The User Story is the main item of work in most agile software teams. Often, Product Managers are the people responsible for writing them. The idea is that you represent a feature from a user’s perspective to the rest of the organization (specifically, the developers who will be working on it).
Generally, it follows this format:
As a [person], I want [a feature], so that [I can do this…]
How to write better specs
Writing good specs is important. A developer can’t start on a feature if they don’t understand what the feature is supposed to do.
“Most of the times it turns out that spec writers haven’t really thought everything through, and it’s usually only when we start designing and developing that we end up in trouble, as a lot of the spec seems to have holes.” – eagerMoose on Stack Exchange
Too often, stakeholders haven’t really thought through a feature themselves. A developer needs to understand why the user needs the feature, what the feature does, and how it will be used.
At Sprintly we use a Mad Libs-style form for creating user stories:
Using this form helps set a specific direction for a specific feature. It also ensures that the scope of a given story is kept small.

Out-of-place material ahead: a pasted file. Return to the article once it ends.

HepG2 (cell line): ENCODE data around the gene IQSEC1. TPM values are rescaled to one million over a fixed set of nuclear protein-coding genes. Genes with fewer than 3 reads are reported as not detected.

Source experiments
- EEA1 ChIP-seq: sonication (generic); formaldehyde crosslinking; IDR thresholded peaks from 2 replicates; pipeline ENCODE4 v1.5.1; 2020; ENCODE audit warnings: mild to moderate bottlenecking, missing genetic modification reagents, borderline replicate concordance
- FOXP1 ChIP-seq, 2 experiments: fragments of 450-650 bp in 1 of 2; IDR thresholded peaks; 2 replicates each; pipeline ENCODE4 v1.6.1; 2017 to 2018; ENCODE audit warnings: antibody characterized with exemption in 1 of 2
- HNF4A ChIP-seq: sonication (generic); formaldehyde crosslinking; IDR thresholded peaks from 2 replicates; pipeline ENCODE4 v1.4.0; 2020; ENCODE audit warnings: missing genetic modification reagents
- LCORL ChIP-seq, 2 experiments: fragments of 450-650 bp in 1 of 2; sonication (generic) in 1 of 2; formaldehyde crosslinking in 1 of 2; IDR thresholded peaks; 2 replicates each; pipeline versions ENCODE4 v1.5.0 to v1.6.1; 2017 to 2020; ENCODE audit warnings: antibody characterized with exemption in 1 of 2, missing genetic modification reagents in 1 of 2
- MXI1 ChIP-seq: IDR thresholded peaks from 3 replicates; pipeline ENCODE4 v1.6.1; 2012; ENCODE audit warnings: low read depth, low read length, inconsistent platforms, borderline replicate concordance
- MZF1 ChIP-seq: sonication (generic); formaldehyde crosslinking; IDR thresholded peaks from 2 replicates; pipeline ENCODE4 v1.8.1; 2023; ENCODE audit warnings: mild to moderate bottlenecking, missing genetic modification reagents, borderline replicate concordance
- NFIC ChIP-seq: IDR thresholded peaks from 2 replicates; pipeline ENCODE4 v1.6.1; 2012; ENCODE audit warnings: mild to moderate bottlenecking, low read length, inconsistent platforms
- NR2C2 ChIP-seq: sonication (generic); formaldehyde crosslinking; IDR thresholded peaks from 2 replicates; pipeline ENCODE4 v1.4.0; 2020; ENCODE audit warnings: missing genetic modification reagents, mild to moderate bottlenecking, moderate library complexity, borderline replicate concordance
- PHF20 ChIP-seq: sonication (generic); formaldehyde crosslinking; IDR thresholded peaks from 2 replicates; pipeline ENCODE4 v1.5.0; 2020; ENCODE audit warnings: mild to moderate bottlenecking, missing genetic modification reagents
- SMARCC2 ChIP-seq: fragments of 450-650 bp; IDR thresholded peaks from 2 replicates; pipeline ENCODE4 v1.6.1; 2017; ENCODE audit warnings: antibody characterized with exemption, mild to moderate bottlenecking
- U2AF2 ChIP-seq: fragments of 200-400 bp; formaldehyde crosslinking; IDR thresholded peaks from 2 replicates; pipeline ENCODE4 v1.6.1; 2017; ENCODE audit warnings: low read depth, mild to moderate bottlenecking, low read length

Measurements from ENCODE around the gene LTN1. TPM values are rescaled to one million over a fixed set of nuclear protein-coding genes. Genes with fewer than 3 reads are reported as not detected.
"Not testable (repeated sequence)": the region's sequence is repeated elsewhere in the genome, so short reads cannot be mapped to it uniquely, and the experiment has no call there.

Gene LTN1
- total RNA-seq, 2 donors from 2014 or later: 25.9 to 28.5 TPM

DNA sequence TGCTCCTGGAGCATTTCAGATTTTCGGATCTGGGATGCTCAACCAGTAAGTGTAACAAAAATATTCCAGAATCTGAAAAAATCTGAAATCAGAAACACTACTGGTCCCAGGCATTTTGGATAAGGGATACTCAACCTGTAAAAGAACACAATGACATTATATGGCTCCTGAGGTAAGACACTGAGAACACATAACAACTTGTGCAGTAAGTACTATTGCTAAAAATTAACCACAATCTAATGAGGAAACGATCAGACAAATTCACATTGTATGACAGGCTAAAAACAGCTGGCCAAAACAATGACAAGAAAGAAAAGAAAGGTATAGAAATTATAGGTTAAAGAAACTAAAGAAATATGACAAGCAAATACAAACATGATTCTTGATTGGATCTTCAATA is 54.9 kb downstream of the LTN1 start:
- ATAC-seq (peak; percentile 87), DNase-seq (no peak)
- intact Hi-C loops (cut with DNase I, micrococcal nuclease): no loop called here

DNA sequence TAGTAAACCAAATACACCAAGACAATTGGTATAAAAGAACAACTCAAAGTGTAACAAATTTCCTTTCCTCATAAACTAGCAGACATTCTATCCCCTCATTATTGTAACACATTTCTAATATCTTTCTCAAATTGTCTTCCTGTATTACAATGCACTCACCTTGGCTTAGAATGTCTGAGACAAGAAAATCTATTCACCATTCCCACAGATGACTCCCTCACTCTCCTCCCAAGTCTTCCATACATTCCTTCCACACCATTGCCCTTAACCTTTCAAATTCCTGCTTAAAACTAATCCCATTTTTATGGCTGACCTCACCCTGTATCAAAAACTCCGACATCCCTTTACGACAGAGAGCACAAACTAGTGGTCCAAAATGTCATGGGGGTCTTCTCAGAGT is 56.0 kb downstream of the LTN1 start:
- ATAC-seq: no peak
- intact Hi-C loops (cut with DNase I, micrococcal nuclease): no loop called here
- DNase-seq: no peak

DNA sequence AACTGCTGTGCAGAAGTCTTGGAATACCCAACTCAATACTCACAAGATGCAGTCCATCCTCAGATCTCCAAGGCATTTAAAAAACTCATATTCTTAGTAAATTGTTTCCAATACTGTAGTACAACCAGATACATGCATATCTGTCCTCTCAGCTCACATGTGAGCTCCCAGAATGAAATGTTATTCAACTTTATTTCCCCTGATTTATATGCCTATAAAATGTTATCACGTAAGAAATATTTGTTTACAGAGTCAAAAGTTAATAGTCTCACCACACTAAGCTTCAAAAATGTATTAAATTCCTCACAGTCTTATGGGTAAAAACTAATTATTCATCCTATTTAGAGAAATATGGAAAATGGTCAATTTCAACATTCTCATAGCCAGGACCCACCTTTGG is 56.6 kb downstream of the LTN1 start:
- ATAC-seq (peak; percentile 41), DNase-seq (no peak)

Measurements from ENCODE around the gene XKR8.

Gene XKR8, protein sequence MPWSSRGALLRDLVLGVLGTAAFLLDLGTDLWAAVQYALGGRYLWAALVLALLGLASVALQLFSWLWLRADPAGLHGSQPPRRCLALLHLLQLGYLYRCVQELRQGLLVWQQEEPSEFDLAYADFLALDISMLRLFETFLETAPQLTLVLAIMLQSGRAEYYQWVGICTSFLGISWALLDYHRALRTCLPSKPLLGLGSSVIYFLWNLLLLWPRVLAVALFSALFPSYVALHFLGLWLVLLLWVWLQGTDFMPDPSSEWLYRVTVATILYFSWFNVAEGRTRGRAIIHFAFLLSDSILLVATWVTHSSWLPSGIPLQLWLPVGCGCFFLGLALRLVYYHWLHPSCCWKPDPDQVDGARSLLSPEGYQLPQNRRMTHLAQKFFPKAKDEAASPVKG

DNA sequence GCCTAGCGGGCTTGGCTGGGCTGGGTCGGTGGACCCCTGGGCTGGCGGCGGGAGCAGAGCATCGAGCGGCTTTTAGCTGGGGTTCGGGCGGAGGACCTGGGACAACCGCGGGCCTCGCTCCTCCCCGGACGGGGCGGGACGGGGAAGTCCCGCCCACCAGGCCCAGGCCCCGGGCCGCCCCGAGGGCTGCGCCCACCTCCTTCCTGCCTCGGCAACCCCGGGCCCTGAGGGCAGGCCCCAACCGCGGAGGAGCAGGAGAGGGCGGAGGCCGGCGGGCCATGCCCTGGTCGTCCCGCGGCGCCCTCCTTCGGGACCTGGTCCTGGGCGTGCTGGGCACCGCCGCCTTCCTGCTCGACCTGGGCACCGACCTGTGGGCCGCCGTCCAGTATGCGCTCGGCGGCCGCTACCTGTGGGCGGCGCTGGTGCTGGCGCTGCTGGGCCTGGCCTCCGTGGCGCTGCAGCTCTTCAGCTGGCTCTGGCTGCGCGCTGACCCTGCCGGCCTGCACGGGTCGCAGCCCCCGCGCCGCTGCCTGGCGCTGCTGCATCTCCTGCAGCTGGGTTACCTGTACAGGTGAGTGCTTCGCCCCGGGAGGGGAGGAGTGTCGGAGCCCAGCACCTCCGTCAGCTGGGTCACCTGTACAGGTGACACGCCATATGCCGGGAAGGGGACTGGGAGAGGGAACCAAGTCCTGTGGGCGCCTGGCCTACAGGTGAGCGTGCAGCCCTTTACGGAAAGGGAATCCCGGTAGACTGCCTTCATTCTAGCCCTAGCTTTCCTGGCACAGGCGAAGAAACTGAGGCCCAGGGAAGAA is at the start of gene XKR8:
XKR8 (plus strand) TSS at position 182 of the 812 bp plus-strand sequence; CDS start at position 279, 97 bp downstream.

Specifically, you want to help the developer understand how the feature is supposed to work. My favorite way to do this, create interactive mockups before actual development begins:
“We would be faster if we prototyped more thoroughly. Sometimes we don’t think hard enough about the user flow or interactions, so we end up having to re-think it after implementation, and then redevelop it.” – Tobin Harris, Director at Pocketworks
Here are a few good tools for prototyping:
– HTML + JavaScxript: One way to prototype, is to build clickable HTML mockups yourself.
– Balsamiq: Balsamiq is a great low-fidelity mockup tool.
– InvisionApp: Invision is a very collaborative mockup and prototyping tool.
Charlie Deets talks more about prototyping in this article.
The next lesson
That’s it for today! The next lesson delves into the topic of identifying product opportunities in the market. You can subscribe to all five (free) lessons here.